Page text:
Kamala Harris was being described by some pundits as the Democratic front-runner before she even formally announced her candidacy. By early July, she seemed poised to challenge the polling leader, Joe Biden, who she had sharply criticized in the first Democratic debate. Harris stood at 15 percent in the RealClearPolitics average of national polls, narrowly ahead of Bernie Sanders and Elizabeth Warren. Everything was coming up peaches.
Welcome to FiveThirtyEight’s weekly politics chat. The transcript below has been lightly edited.
We’re a week away from the fourth Democratic primary debate on Oct. 15, and the stage is now set with 12 candidates. But our eyes are already turned toward the fifth debate, where things are starting to get a little crowded with seven candidates now qualified. Over the weekend, both Sen. Cory Booker and billionaire activist Tom Steyer earned the last qualifying poll they needed for November’s event, with Steyer making the cut despite having not even appeared in a single debate yet!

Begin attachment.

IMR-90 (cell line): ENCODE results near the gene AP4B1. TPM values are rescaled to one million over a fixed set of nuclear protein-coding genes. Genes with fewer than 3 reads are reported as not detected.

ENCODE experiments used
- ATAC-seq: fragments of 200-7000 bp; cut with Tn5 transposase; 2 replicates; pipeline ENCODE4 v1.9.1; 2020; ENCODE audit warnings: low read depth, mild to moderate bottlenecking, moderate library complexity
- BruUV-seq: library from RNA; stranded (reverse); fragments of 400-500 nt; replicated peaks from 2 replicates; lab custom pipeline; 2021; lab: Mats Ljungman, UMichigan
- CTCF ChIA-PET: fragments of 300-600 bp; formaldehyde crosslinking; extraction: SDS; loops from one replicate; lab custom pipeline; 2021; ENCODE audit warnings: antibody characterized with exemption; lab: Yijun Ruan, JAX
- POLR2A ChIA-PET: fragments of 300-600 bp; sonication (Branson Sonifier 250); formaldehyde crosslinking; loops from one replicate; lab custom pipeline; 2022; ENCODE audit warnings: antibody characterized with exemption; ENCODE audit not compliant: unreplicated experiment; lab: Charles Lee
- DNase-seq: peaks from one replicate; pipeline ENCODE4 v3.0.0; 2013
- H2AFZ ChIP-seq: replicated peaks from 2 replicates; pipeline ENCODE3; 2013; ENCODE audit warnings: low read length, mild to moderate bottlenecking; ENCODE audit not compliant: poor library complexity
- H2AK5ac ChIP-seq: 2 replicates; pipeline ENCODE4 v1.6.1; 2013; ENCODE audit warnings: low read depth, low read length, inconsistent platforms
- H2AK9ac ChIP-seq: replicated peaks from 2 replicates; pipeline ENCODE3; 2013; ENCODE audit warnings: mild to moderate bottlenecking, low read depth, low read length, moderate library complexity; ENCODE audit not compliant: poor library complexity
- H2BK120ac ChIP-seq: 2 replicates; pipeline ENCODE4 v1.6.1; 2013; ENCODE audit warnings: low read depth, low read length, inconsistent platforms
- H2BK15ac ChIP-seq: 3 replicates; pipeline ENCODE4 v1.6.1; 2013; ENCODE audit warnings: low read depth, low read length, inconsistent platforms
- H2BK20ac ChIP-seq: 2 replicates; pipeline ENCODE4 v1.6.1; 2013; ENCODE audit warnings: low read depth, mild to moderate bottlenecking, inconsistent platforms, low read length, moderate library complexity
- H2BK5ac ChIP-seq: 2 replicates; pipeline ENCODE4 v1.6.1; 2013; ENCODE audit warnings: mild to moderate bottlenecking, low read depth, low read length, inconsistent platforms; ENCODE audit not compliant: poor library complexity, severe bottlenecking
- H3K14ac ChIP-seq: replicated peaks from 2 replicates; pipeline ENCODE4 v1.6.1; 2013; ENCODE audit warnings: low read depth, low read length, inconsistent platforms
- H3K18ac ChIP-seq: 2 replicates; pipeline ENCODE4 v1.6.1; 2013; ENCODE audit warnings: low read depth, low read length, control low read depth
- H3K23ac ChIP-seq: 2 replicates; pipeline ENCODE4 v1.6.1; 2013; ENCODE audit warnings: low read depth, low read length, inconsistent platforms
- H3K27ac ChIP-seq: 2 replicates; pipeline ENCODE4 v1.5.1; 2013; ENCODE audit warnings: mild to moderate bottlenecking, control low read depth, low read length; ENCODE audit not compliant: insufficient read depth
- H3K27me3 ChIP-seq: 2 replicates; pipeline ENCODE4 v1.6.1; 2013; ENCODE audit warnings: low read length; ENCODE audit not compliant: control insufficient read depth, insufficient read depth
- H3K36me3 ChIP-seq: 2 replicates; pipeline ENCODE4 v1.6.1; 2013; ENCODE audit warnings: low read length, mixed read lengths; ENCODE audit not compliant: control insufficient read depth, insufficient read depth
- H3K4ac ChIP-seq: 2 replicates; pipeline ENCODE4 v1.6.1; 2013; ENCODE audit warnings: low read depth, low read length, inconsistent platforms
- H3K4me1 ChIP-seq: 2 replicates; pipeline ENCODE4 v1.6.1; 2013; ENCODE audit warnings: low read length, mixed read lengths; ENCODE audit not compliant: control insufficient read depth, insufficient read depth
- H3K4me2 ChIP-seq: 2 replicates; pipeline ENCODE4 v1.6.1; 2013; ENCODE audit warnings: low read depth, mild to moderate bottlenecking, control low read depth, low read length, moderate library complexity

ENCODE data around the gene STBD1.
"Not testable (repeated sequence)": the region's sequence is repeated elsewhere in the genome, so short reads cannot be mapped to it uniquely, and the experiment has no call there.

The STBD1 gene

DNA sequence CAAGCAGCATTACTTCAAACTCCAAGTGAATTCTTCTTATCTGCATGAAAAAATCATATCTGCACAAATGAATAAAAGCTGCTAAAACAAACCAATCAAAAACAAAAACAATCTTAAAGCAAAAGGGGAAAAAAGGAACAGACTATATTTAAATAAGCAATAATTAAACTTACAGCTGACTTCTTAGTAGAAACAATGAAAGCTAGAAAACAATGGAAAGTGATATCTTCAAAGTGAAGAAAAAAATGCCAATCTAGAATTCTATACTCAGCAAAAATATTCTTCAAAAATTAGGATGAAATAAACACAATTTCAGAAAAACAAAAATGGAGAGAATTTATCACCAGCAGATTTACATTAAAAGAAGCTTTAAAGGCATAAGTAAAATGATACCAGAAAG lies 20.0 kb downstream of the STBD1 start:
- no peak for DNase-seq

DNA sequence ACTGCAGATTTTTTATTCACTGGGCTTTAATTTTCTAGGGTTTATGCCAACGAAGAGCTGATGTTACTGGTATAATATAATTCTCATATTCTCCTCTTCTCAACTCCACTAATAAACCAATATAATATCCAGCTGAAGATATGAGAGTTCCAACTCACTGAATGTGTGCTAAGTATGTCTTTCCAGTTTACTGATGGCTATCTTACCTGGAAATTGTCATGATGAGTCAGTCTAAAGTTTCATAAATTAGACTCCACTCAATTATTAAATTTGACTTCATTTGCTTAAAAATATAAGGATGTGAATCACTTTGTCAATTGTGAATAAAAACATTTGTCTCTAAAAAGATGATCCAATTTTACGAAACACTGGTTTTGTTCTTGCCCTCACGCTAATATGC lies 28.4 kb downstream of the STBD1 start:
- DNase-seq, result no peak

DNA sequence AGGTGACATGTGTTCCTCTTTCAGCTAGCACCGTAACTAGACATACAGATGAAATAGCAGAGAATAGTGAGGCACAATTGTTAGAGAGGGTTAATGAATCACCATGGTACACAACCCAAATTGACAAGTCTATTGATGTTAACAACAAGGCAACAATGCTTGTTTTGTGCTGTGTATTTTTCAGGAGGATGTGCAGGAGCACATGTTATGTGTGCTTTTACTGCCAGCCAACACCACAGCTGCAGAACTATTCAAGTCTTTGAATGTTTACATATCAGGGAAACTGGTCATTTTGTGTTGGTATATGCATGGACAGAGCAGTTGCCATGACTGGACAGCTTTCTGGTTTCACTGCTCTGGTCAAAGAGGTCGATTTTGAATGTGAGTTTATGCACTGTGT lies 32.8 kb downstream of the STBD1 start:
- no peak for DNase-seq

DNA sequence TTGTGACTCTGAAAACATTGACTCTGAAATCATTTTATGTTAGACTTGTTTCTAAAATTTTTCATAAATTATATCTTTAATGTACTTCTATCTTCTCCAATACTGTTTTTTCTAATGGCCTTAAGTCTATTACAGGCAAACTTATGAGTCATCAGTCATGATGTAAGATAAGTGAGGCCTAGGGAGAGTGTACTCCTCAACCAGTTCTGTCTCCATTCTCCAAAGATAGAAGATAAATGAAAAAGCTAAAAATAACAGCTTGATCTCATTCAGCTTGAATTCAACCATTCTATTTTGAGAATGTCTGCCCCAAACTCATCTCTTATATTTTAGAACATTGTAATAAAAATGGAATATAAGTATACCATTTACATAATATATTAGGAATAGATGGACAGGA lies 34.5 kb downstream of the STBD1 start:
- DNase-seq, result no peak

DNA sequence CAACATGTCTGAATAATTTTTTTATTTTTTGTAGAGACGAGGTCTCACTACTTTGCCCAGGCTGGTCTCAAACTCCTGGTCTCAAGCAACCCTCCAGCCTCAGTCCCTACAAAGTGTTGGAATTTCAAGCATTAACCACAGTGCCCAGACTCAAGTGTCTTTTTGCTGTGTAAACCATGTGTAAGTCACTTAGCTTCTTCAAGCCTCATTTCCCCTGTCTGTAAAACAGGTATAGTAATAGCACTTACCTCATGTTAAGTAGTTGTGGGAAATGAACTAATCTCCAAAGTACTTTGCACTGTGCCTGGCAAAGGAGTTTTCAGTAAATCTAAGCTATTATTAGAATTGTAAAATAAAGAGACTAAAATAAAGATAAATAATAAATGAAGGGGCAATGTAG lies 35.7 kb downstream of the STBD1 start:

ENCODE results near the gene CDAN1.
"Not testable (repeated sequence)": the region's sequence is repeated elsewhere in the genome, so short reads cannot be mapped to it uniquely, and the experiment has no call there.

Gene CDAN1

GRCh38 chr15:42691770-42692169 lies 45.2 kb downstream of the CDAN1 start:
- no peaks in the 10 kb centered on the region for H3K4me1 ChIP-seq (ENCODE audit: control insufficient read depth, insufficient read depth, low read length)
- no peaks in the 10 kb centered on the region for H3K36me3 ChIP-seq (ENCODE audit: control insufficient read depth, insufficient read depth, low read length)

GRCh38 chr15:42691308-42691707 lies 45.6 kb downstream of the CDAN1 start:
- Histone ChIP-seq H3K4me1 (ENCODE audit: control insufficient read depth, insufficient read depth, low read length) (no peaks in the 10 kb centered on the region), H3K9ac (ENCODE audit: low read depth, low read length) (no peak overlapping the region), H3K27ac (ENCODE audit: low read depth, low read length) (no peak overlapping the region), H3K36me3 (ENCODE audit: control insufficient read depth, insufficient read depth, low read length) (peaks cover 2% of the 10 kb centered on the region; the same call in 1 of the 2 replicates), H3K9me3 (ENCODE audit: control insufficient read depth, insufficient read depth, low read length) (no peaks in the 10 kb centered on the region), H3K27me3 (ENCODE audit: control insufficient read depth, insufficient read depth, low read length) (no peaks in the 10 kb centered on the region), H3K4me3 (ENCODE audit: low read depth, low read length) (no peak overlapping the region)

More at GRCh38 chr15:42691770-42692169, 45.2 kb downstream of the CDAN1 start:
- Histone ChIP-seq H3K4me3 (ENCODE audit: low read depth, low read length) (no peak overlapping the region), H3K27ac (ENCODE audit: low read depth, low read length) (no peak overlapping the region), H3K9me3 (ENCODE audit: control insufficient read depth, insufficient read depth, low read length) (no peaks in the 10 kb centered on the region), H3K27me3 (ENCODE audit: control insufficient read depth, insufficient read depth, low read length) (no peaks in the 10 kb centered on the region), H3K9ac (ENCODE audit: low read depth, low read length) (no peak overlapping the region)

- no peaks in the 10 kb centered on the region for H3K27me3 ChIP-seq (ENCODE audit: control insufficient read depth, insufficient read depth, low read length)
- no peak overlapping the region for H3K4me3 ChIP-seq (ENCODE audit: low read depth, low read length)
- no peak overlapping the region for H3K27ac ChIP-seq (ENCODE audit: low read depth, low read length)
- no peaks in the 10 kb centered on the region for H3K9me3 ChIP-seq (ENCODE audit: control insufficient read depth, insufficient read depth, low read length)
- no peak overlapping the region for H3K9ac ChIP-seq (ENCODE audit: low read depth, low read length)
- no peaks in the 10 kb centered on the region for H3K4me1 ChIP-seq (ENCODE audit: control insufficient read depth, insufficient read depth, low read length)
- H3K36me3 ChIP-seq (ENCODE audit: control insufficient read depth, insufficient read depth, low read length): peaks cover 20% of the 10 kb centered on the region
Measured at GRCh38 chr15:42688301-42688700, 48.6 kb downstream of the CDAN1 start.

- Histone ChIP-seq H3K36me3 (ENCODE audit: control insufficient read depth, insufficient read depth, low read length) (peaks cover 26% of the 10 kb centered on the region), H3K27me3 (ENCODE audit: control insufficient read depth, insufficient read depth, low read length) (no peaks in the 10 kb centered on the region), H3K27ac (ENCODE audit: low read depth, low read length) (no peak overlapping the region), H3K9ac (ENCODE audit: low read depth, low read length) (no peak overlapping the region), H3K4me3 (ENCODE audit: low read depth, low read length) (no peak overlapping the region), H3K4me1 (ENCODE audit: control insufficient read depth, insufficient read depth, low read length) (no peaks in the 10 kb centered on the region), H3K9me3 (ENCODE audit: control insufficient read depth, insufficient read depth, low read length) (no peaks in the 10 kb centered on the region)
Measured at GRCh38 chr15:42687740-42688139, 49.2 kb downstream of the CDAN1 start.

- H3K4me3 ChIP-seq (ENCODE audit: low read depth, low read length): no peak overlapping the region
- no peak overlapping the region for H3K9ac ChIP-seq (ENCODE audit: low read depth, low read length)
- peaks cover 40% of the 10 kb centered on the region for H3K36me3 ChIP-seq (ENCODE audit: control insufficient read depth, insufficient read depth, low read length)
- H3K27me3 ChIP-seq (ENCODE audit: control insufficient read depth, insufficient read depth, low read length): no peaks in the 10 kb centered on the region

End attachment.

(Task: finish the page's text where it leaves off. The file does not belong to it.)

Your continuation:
Former Vice President Joe Biden is still getting the lion’s share of media coverage relative to other candidates, according to data from the TV News Archive,1 which splits cable news coverage across the three networks we monitor — CNN, Fox News and MSNBC — into 15-second clips, and Media Cloud,2 a database of online news stories. Biden’s share of cable news clips and online news stories decreased from last week, but he was still mentioned more on cable news than every other candidate combined.
Welcome to Pollapalooza, our weekly polling roundup.
Sen. Elizabeth Warren has come a long way in the polls since the early days of her 2020 presidential campaign. Back in April, she was polling in the mid single digits nationally, but she now leads a number of national and early-state polls. And based on polls from September and August, Warren has expanded her support in a few overlapping directions — making inroads with groups and categories of voters she was previously struggling with. The result is that she is now positioned as the leading alternative to former Vice President Joe Biden. Here’s a look at where Warren has made inroads, so far: